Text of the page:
Sunday, April 10, 2011

Bagna Cauda

When we had dinner a couple of months ago at Mozza for their Tuscan beef night, one of the standouts of the evening had nothing whatsoever to do with cow. The bagna cauda that kicked off the evening was spectacular. It has been haunting me ever since.

Bagna cauda basically translates from the Italian to hot bath in English. From Piedmont, Italy, it is a pungent hot dipping sauce composed of olive oil, butter, garlic, and anchovy. From there it is open to interpretation. I added lemon zest and lemon juice and I'm glad that I did. Raw vegetables are dunked into the bath and furiously gobbled up.

There are plenty of dishes where anchovies are used to great advantage and the recipe will tell you that your guests will never even guess that anchovies are in the dish. This is not one of those. It is all about the anchovies and garlic. And holy smoke, married together in melted butter and olive oil, they make an addictive pair.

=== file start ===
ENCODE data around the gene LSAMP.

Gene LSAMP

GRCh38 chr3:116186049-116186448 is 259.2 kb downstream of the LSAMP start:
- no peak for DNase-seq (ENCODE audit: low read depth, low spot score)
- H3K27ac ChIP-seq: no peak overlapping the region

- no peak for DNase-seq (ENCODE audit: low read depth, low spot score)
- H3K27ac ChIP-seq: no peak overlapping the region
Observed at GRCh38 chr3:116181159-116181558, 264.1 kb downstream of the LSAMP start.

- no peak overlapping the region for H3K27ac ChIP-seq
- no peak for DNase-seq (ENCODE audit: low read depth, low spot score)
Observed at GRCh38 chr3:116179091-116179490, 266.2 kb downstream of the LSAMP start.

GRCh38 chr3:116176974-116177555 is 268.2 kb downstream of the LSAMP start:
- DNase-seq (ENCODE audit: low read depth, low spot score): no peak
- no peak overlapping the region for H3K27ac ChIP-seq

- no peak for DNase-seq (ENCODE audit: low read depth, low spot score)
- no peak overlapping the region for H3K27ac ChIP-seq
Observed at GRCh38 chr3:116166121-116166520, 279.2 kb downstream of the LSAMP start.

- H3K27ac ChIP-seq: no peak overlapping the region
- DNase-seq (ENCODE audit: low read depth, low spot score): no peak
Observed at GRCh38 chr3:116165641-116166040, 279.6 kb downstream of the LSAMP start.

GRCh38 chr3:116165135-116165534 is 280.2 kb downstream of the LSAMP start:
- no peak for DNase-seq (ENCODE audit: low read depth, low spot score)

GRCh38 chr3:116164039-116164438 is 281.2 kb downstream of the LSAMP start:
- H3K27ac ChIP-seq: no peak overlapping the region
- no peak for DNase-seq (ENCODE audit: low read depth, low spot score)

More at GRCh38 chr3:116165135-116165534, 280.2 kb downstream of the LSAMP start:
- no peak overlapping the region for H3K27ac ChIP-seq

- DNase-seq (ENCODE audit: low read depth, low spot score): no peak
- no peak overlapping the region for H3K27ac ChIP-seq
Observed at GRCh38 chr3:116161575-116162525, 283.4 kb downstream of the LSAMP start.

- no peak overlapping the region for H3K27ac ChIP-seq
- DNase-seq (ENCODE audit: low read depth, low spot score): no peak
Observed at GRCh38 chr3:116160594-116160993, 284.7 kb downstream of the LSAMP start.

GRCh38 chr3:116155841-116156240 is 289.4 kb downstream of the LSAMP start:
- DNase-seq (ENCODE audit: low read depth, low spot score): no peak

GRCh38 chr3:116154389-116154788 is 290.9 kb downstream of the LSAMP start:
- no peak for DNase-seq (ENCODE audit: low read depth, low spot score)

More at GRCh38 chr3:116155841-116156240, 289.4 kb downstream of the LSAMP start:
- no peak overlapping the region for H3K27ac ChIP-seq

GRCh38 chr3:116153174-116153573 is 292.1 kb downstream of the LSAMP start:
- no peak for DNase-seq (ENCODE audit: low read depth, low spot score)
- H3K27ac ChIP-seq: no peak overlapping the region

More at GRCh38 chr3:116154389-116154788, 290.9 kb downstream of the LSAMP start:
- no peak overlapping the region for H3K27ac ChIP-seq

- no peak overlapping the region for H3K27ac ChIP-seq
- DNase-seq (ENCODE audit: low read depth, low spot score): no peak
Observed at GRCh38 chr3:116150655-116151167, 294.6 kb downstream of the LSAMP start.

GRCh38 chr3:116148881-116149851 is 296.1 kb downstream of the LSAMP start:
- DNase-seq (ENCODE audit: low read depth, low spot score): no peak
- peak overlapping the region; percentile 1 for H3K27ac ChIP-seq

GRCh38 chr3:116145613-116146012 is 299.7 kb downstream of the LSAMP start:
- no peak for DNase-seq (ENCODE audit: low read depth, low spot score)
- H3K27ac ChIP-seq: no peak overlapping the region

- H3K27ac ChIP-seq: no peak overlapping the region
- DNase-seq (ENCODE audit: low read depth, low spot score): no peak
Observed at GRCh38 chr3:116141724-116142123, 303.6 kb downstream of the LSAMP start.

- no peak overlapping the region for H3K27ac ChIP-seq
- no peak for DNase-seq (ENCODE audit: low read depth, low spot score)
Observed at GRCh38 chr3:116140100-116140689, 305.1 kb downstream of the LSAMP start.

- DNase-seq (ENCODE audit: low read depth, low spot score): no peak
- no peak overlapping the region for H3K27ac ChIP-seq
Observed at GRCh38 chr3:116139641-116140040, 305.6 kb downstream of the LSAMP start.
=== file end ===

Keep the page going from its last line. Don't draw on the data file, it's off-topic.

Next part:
I tried to finagle the recipe for Mozza's version out of Chef Chad Colby to no avail, but in the end it really isn't complicated. It requires a bit of mashing and melting. That's all. The lemon zest and juice that I added, gave the dish just a hint of zing and brightness.

You can use almost any kind of vegetable. Celery and cardoons are classic. I went with baby fennel, chiogga beets, celery, baby carrots, cauliflower and radishes. Vegetables never tasted so good!

The bagna cauda was the start of a crazy Cioppino dinner party that we had last weekend. The raw oysters and the Cioppino were divine, but the bagna cauda was hands down my favorite part of the meal.

Bagna Cauda
3 cloves, peeled and chopped
10 imported anchovy fillets, chopped
1 stick (4 ounces) unsalted butter
1/2 cup extra-virgin olive oil
1/2 teaspoon finely chopped lemon zest
4 teaspoons fresh lemon juice
Kosher salt to taste

Using a mortar and pestle mash the garlic and anchovies to a paste.

Place the butter and olive oil in a smallish saucepan. Add the paste and bring to a simmer over low heat. Simmer for five minutes or so. Remove the pan from the heat and add the lemon zest and lemon juice. Season with salt, if needed.

Serve with raw vegetables.

Serves 6 (This was actually plenty for 8 of us, with some left over, but really it depends on the kind of people you hang out with.)

1 comment:

Monique said...

It was also delicious drizzled over fresh bread!